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Sugar Restriction for Caries Prevention: Amount and Frequency. Which Is More Important?

van Loveren, Cor.
Caries Res; 53(2): 168-175, 2019.
Artigo em Inglês | MEDLINE | 2019 | ID: mdl-30089285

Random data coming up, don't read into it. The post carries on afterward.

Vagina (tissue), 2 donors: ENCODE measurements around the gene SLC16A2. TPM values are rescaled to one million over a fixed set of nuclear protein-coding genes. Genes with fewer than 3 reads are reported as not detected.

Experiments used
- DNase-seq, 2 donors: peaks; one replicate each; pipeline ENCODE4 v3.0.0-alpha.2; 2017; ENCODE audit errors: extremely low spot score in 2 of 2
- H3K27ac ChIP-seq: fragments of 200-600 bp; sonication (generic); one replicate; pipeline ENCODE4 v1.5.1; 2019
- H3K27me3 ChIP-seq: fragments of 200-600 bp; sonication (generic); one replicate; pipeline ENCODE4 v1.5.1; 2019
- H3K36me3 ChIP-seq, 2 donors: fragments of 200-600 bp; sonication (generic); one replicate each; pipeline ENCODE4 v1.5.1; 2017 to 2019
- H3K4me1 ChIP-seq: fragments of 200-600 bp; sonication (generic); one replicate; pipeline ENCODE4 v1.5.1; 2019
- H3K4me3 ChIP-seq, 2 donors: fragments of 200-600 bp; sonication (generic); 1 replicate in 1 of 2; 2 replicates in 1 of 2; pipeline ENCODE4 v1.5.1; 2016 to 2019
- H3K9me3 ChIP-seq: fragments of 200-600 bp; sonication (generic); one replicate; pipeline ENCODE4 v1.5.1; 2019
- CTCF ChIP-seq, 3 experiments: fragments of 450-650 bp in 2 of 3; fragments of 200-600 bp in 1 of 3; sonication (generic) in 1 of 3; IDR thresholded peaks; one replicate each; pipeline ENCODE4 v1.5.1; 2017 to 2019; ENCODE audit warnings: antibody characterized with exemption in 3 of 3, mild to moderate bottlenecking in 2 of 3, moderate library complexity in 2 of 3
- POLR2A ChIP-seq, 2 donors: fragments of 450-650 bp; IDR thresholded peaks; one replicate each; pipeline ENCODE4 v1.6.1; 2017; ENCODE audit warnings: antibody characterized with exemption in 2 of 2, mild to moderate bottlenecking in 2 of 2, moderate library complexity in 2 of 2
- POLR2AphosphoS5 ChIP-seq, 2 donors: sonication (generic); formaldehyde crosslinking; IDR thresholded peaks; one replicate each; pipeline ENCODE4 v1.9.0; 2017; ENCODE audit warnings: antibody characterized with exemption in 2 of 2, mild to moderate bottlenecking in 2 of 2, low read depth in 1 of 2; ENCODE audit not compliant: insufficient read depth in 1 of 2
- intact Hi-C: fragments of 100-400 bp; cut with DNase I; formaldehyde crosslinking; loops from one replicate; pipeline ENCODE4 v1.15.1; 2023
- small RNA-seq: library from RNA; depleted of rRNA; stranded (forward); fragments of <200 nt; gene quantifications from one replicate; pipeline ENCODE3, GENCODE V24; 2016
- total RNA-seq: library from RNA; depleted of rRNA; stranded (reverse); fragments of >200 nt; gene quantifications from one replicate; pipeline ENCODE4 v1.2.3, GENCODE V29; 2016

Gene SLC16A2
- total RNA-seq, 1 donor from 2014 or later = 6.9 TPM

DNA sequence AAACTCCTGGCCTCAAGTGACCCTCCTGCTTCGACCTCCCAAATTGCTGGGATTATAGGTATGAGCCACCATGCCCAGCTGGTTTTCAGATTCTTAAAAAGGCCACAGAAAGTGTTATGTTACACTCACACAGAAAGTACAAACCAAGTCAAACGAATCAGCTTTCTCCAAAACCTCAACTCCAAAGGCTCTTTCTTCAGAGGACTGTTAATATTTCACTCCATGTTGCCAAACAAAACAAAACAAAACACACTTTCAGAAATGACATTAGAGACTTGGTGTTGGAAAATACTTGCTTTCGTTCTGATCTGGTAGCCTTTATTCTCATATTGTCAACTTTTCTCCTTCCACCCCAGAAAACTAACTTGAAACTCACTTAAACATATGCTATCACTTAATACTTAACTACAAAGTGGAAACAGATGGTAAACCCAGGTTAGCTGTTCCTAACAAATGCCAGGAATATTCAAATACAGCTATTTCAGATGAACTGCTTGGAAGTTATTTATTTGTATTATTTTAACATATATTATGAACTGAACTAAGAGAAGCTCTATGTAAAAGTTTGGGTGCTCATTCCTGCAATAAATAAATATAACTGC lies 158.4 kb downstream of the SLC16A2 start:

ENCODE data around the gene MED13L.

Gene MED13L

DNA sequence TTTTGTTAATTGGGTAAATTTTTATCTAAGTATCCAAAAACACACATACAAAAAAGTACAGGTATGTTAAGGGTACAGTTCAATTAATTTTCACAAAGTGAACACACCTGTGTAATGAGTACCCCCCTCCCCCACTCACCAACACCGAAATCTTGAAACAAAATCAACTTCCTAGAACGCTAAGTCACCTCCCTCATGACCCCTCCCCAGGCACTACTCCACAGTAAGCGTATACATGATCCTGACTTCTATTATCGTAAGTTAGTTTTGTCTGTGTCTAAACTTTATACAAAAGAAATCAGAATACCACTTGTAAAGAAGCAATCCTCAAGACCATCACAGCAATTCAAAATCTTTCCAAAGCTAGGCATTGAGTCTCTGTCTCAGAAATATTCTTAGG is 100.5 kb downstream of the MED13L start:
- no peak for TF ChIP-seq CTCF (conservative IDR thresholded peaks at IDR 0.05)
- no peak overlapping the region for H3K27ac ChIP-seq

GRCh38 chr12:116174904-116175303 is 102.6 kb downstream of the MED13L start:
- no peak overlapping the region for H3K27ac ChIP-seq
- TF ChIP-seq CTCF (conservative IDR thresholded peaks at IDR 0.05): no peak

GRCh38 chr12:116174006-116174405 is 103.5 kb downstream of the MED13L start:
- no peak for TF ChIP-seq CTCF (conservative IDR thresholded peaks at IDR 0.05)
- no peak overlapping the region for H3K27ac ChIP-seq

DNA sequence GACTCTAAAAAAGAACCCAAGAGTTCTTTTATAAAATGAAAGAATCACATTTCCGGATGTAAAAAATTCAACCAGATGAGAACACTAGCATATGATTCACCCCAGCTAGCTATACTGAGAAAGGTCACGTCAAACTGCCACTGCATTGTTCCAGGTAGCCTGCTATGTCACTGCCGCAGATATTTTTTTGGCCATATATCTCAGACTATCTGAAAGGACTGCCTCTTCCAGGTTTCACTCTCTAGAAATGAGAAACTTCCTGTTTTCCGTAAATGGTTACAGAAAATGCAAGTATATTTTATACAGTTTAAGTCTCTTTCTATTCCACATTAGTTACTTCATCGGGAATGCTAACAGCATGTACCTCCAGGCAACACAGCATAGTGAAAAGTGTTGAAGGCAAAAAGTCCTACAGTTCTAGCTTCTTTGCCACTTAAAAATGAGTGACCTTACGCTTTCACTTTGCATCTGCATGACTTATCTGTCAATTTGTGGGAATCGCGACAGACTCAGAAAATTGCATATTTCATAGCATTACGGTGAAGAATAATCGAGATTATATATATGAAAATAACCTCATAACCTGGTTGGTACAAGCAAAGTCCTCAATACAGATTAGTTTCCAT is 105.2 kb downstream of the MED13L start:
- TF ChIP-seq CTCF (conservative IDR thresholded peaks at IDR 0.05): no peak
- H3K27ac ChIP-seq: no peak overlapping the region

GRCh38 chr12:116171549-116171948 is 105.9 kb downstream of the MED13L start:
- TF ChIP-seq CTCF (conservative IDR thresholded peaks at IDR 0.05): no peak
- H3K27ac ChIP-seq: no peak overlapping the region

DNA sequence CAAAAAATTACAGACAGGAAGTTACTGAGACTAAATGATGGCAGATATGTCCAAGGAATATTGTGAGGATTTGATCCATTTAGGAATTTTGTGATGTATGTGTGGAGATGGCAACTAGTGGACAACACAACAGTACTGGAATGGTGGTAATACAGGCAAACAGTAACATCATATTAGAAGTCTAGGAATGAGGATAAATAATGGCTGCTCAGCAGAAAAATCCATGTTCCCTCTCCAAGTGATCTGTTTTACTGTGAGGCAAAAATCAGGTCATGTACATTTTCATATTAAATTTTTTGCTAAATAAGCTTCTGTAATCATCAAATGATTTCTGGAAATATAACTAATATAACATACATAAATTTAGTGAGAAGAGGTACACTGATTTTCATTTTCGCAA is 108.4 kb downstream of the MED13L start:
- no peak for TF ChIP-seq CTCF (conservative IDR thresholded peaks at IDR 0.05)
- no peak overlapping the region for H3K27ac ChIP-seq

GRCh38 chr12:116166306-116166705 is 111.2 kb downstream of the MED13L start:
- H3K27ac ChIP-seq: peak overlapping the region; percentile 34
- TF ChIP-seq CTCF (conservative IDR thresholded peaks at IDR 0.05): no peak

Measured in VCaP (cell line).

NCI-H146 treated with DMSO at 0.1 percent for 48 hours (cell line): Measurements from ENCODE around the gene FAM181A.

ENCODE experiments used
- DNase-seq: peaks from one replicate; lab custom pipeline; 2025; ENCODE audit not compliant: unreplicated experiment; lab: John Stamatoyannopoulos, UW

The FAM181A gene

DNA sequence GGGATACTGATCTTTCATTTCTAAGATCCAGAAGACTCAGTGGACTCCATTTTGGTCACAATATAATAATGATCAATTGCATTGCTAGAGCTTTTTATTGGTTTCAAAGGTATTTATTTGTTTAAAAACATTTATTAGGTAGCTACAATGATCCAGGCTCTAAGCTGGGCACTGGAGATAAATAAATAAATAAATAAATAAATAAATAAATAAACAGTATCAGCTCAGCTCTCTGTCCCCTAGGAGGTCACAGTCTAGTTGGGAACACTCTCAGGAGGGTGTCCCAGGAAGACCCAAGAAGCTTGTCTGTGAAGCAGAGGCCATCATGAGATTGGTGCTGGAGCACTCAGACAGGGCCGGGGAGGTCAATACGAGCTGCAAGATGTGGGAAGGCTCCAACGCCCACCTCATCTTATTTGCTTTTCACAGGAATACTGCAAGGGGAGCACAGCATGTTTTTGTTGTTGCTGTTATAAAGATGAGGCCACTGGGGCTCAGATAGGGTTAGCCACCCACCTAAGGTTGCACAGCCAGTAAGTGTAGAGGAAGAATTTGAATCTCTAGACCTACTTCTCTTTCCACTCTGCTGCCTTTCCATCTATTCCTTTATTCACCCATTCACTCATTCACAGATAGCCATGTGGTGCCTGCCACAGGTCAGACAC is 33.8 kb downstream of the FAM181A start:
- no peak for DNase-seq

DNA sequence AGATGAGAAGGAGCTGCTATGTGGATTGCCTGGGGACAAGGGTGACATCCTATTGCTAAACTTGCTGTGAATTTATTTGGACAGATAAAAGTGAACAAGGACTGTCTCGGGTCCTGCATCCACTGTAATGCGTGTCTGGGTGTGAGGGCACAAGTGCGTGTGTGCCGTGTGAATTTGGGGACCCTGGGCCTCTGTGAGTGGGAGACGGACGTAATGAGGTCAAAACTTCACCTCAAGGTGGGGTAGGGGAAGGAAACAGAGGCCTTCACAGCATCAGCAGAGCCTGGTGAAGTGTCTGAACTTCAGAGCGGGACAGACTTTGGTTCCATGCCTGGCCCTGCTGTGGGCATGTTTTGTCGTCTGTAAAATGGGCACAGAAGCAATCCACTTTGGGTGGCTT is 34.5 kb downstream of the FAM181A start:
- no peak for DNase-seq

Resumo: The World Health Organization guideline to use less sugar may be an opportunity and support for dentistry in its goal to get the message of using less sugar across to the public. Two ways (with all the combinations of these) to achieve a reduction of sugar consumption are the reduction of the amount of sugar in products or the reduction of the frequency of consumption of sugar-containing products. Which sugar-reducing strategy is best for caries prevention? To answer this question, this manuscript discusses the shape of the dose-response association between sugar intake and caries, the influence of fluoridated toothpaste on the association of sugar intake and caries and the relative contribution of frequency and amount of sugar intake to caries levels. The results suggest that when fluoride is appropriately used, the relation between sugar consumption and caries is very low or absent. The high correlation between amount and frequency hampers the decision related to which of both is of more importance, but frequency (and stickiness) fits better in our understanding of the caries process. Reducing the amount without reducing the frequency does not seem to be an effective caries preventive approach in contrast to the reciprocity. Goals set in terms of frequency may also be more tangible for patients to follow than goals set in amount. Yet, in sessions of dietary counselling to prevent dental caries, the counsellor should not forget the importance of quality tooth brushing with fluoride toothpaste.